NRx Aims to Bring Zyesami to Market Based on Real-World Data in Treating Seriously Ill COVID-19 Patients

COVID-19 infection rates are declining following the latest surge driven by the Omicron variant. Despite the falling infections, the virus is expected to remain an endemic concern and can still pose a serious threat, particularly to those who are not vaccinated.

For Jonathan Javitt, Chief Executive Officer of NRx Pharmaceuticals, the company’s experimental COVID-19 treatment aviptadil, which will be known by the trade named Zyesami, can play a key role in saving the lives of those patients who are seriously ill and have failed to respond to Gilead Sciences’ antiviral drug, Remdesivir.

“We’ve had enough experience with the drug to know that it has the potential to save lives in a very dramatic way,” Javitt said.

In a conversation with BioBuzz, Javitt explained that the story of Zyesami can best be seen in the Real World data that has come from severely ill patients who have been allowed to be treated with the medication under the federal Right to Try laws.

It all started with one phone call and one patient, he said.

Javitt, who is also an adjunct professor at Johns Hopkins and a former health care and biodefense advisor to the White House, said he received a call from a member of Congress seeking any help for a constituent who was critically ill with COVID-19. The patient had been in the intensive care unit and on a mechanical ventilator for more than two weeks. The hospital had already conducted an end-of-life conference with the patient’s spouse. The congressman asked for use of Zyesami under Right to Try. After working with the hospital, Javitt said the medication was administered to the patient whose oxygen levels were “as low as they could be.”

One day after the patient was treated, Javitt said her blood oxygen level had improved by 30%. A week after treatment with Zyesami, she was down to minimum oxygen requirements and is now in rehabilitation and expected to go home, he said.

That’s not the only positive result In Texas, 17 of 19 COVID-19 patients treated with the medication under the Right to Try program have recovered and have since returned to their families.

“There’s no question that the drug is associated with improved survival,” Javitt said.

Zyesami is a long-term stable form of vasoactive intestinal peptide. It is currently in a Phase 3 study funded by the National Institutes of Health. In clinical studies, NRx’s Zyesami was shown to be associated with a two-fold increased odds of survival at 60 days, according to company data. However, some data is showing even higher survival rates. In January, the company submitted data to the U.S. Food and Drug Administration showing patients who failed to recover on Remdesivir and were later treated with Zyesami had a three-fold increased chance of recovery from the ICU and a four-fold increase of survival after 60 days.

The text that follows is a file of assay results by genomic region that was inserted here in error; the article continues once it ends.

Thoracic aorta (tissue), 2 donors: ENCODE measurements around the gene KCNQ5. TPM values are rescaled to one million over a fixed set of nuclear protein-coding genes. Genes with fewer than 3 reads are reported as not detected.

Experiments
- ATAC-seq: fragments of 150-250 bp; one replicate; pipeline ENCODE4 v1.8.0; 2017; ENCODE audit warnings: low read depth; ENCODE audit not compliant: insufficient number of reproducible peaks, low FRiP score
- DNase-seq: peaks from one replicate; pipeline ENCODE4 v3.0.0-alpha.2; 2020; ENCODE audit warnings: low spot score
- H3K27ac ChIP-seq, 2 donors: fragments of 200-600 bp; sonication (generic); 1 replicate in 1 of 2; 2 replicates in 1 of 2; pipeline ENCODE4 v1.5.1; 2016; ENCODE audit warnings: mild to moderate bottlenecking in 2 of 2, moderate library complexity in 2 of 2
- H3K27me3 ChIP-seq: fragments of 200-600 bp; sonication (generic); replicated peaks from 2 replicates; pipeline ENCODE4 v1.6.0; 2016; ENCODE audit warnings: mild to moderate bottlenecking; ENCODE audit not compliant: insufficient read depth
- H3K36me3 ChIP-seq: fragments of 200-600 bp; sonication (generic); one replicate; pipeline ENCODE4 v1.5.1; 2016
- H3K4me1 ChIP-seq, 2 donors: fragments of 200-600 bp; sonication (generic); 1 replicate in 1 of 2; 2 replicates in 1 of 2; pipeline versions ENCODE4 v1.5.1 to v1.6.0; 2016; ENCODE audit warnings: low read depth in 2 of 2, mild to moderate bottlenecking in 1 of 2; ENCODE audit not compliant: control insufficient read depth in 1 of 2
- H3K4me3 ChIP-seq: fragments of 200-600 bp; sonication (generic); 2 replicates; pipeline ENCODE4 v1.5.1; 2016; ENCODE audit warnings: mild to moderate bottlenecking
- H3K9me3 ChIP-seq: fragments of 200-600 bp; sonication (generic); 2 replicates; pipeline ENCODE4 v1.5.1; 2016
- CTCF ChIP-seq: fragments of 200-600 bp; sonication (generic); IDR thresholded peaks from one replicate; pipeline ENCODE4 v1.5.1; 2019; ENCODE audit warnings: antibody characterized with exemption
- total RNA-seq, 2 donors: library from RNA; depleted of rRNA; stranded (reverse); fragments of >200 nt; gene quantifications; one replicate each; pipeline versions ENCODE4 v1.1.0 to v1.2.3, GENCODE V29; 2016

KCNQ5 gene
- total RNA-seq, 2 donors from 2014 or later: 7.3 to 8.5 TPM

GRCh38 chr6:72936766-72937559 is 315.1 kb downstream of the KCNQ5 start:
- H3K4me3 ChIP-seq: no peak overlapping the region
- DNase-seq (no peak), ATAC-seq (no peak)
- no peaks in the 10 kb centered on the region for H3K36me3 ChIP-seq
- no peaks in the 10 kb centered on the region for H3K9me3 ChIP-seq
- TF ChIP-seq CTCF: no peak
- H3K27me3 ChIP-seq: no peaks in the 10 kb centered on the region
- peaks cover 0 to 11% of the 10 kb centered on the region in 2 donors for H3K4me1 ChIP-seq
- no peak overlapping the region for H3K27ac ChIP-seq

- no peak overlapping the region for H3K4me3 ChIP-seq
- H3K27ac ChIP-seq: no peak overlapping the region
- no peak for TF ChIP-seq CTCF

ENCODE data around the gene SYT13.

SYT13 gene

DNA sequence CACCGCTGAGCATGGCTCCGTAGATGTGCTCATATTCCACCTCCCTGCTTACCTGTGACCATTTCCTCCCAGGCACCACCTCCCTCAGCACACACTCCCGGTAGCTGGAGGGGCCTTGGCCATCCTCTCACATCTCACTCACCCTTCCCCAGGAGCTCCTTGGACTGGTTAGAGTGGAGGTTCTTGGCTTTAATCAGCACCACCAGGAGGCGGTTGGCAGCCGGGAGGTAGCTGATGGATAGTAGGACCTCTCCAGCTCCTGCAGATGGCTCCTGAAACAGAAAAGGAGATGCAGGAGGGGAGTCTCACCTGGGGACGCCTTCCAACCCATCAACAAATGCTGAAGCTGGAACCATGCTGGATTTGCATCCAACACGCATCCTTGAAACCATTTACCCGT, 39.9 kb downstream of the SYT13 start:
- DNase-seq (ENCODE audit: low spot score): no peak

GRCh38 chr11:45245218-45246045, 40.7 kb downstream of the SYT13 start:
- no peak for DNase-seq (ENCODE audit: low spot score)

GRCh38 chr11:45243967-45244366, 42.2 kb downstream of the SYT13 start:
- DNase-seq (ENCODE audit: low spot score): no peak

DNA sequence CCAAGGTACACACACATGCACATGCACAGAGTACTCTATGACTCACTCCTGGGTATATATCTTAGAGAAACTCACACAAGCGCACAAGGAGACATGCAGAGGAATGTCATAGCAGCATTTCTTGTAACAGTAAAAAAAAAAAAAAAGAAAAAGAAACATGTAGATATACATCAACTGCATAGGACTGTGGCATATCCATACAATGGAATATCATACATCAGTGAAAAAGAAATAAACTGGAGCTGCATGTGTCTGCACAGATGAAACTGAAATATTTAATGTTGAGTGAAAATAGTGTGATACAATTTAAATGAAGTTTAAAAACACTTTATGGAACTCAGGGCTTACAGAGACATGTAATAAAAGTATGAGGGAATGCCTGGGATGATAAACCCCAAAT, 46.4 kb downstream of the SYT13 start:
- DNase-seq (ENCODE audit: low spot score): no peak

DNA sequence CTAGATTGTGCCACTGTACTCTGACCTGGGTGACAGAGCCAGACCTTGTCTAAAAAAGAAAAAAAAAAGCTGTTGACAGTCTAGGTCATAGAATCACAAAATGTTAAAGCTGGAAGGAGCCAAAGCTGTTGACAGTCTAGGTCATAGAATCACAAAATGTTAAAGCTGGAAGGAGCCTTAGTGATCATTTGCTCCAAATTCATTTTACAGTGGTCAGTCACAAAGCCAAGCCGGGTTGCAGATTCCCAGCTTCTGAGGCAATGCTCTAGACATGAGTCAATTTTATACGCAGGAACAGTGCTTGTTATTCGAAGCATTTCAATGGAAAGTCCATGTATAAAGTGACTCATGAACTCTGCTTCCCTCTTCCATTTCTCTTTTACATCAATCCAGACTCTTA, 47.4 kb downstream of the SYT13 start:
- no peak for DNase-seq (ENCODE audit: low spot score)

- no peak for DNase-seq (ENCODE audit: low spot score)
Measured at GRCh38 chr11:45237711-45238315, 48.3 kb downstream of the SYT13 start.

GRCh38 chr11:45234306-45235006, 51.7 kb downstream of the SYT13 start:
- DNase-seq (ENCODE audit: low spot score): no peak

Javitt explained that unlike other drugs aimed at the virus, which include monoclonal antibodies and antiviral treatments like Remdesivir or Pfizer’s Paxlovid, Zyesami is not intended to combat COVID-19 itself. Rather, it targets the injury to the lungs caused by acute respiratory distress syndrome, which is associated with COVID-19.

“Our drug doesn’t care if you have respiratory failure from any particular variant. The drug treats the injury and is less focused on whichever variant caused the injury,” Javitt said. However, he noted that “the fact we can get people out of the ICU and home to their loved ones doesn’t mean their lungs aren’t damaged.” Those patients could still have some long-term issues associated with the infection.

“The COVID pandemic made this possible to bring this drug to the clinic. We believe it’s the first drug that heals the lining of the lung,” he said.

As Pennsylvania-based NRx continues to move Zyesami forward in the clinic, the company is embroiled in a lawsuit against its former developmental partner Relief Therapeutics, which is based in Switzerland. Javitt referred to the lawsuit as a contract dispute. He said the dispute is over funding that NRx believes Relief owes to cover the costs of the drug’s development.

“The dispute with Relief has nothing to do with the benefits of the drug,” Javitt said.

The Real World Evidence the company has collected through Right to Try could be used as potential data to support Emergency Use Authorization of Zyesami, Javitt said. He noted that the language that was used to give the FDA the authority to use EUA for experimental drugs gives weight to such evidence beyond controlled clinical trials. Javitt pointed to the use of convalescent plasma and hydroxychloroquine as treatments that had been authorized due to Real World Evidence, only to have that authorization withdrawn once more clinical data was available.

“EUA isn’t like a New Drug Approval. It’s not expected to be 100% in the middle of a catastrophe like COVID-19. You’ll never have all the data you want, but you have to protect the population,” Javitt said.